the middle years but at times as early as the middle twenties, a
sense of discouragement prevails. The individual feels he will
never be able to create. He must give up. Often, on closer
examination, we recognize that persons of this type have been
handicapped by a grandiose image of themselves… Early in life
they conceived of a grandiose self that would live up to great
ambitions and expectations… with the passage of time the person
realizes that he will not accomplish these great deeds: he then
considers himself a failure, and lives the rest of his days in a state
of renunciation (p. 380).
Although I agree with Arieti (and the homage he pays to Karen Horney’s concepts of the “Ideal Self” versus the “Actual Self”), the general pattern described by his statement calls for qualification. There is a pathological aura in his use of the term “grandiose”. This word connotes deviant levels of inflated and possibly delusional goals. The hopes, dreams and aspirations of youth are quite normal. However, bruised and abraded by personal, social and, most importantly, educational “realities socially-sanctioned limitations erode earlier targets for achievement. The anxiety-based need to adapt to consensually defined “normal” existence for the sake of acceptance and security supplants earlier desires. Risks considered worth taking as a youth are pushed aside with greater and greater conformity to the prevailing societal norms with a growing loss of zeal or passion for life.
Bühler and Allen (1972) seem to touch upon the deeply emotional aspect of, and struggle towards, creativity: “The ecstasy of creative vision and creative struggle is the only one comparable to the ecstasy of orgasmic love” (p.48). They (Ibid. p. 48) describe four basic tendencies in life which, upon closer examination, provide an interesting construct to consider: “(1) the tendency to strive for personal satisfaction in sex, love, ego recognition; (2) the tendency toward self-limiting adaption for the purpose of fitting in, belonging, and gaining security; (3) the tendency toward self-expression and creative accomplishments, and (4) the tendency toward integration or order-upholding.” Clearly, these authors do notsubscribe to a simplified Freudian notion of creativity as drive-reducing and reactive in order to maintain homeostasis. Instead, they address themselves to the notion of the individual as a proactive, striving entity, attempting to tread the midline between assertive actions directed towards the satisfaction of personal (physical and psychological) and self- expressive (creative) needs while attempting to adapt (conform, gain security) and uphold order (build and maintain structure).
These need sets are often treated as dichotomous and mutually exclusive: the individual either gratifies their needs for growth and expression or their needs for conformity and conservation. I would suggest that, much like the Piagetian concepts of accommodation and assimilation, both processes are operative reciprocally throughout childhood and adolescence. Upon entering adulthood however, the shift is dramatically towards the conservative end of the spectrum, accompanied by a loss of degrees of freedom, and a diminished capacity to adapt to novel situations.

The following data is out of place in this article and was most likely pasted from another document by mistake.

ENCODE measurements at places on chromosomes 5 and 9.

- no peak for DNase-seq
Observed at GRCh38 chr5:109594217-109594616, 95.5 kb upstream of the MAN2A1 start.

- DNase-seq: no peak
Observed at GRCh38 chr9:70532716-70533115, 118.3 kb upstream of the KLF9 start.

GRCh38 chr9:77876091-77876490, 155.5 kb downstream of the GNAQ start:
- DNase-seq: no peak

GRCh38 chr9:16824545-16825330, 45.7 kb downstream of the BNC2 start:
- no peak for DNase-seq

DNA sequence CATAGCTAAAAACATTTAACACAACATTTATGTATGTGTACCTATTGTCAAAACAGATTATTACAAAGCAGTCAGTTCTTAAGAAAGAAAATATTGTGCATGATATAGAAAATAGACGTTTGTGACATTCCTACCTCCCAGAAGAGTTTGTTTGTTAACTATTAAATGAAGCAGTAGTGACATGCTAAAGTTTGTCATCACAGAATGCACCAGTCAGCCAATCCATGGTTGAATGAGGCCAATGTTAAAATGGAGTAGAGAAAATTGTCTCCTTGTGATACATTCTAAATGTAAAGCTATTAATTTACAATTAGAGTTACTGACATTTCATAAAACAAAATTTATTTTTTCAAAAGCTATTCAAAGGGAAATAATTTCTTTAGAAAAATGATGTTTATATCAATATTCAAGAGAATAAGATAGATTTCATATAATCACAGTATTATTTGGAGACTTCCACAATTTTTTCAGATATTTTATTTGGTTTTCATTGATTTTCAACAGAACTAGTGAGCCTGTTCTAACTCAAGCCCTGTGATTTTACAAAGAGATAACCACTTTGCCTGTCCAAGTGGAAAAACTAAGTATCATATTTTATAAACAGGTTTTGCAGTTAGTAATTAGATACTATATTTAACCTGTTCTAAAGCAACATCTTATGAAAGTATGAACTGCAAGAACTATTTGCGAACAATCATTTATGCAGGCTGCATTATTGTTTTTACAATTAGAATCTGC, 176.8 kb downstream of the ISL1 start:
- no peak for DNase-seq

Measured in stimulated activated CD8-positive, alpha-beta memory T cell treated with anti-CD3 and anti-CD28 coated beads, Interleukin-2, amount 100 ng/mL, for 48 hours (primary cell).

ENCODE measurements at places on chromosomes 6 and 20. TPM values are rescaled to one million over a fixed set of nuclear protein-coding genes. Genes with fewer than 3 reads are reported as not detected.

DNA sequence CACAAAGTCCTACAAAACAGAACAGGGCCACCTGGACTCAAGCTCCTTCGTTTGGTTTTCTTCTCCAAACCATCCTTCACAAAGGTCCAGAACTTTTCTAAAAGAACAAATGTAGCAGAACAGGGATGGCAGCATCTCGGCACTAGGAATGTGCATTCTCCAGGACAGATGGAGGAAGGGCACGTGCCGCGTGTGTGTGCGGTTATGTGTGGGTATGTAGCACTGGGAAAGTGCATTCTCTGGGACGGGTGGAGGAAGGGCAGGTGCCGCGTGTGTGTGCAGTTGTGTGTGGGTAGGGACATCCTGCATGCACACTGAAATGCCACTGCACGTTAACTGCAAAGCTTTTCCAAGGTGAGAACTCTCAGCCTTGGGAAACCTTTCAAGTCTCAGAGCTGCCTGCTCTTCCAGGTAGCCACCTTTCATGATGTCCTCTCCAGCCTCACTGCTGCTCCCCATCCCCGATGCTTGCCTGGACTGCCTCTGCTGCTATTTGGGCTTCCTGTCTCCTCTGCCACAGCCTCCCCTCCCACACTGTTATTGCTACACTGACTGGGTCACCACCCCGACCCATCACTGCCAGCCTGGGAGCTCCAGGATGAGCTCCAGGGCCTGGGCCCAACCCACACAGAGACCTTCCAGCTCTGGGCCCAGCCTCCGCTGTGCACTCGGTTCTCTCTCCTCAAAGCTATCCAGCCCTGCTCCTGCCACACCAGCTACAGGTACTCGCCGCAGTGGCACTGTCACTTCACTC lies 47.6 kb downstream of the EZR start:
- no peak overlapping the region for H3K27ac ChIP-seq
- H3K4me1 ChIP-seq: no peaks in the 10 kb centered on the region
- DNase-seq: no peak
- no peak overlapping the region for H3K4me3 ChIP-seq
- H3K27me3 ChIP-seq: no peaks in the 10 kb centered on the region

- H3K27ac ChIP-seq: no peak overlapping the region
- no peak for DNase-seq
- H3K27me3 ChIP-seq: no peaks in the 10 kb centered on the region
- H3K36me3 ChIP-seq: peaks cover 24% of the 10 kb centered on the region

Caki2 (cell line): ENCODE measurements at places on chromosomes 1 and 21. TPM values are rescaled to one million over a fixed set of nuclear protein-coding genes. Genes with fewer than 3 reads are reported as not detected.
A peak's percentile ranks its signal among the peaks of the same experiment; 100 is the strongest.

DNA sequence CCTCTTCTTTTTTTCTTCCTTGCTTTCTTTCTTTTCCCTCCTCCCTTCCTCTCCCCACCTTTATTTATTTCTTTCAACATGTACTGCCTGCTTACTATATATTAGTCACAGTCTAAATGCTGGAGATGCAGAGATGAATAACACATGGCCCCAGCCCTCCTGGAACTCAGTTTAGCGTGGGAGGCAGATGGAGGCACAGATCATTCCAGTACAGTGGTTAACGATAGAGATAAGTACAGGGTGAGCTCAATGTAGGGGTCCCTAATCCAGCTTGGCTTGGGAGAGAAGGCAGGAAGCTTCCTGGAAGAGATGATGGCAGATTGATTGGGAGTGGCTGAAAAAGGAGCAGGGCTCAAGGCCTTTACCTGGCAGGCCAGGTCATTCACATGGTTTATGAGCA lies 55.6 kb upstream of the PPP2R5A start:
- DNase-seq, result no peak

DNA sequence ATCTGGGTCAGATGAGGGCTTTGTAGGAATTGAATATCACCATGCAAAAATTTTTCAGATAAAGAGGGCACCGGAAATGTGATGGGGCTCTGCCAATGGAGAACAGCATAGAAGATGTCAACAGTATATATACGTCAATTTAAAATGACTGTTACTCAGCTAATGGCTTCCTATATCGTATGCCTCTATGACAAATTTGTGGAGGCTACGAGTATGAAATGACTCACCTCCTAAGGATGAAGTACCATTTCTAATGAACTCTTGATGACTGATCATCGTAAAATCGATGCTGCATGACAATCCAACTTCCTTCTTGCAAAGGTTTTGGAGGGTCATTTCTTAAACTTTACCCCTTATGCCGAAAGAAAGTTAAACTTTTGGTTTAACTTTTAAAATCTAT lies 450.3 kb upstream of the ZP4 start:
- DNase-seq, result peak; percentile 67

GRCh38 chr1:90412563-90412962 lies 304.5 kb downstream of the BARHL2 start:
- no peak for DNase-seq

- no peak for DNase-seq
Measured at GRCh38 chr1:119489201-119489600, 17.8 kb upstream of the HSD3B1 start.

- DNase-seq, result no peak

Viewing the Bühler-Allen polarity from another perspective, Maslow(1968) refers to deficiency needs (D-needs) and growth or becoming needs (B-needs), indicating that we must “..become more fully aware of the fixative and regressive power of ungratified deficiency-needs, of the attractions of safety and security, of the functions of defense and protection against pain, fear, loss, and threat, of the need for courage in order to grow ahead” (p. 46). Further, he claims “We grow forward when the delights of growth and anxieties of safety are greater than the anxieties of growth and the delights of safety” (Ibid. p.47). For Maslow, heavily influenced by Kurt Goldstein’s work with the brain-injured, the individual struggles against the simultaneous, oppositional pulls of safety (decreased risk) and growth (increased risk). It is a struggle for authenticity as man “..not only transcends himself in various ways; he also transcends his culture. He resists enculturation. He becomes more detached from his culture and from his society” (Maslow, Ibid.,p.12).
The resulting growth vector stemming from the resolution or integration of oppositions is reminiscent of the Freudian struggle between the demands of the id against the limits of reality, causing a coping structure-the ego–to evolve. Yet within a humanistic framework, another dimension, the dimension of Self (the inner, core being versus the socially-formed self), must be considered. The two lines of thought interrelate by virtue of the struggle necessary for the birth of creative self evolution. The pain, insecurity, joy and power are part of a process necessary in freeing one’s being from the created consensually- approved self one has created in order to move towards the new form that one may yet become. May (1972), says that “Being is manifested only in the process of actualizing its power; otherwise how could we even be aware of it, let alone know its ramifications: Power becomes actualized in those situations in which opposition is overcome” (p.144). May seems to imply that power is the focused means through which the creativity of one’s essential being effects personal, interpersonal, and environmental changes, creating (or recreating) one’s own reality as a reflection of the actualizing self. That power–and its direction–makes manifest, through Being the unmanifest creative potential which is part of the process of Becoming. And with each manifestation there is an affirmation of the self being born into existence.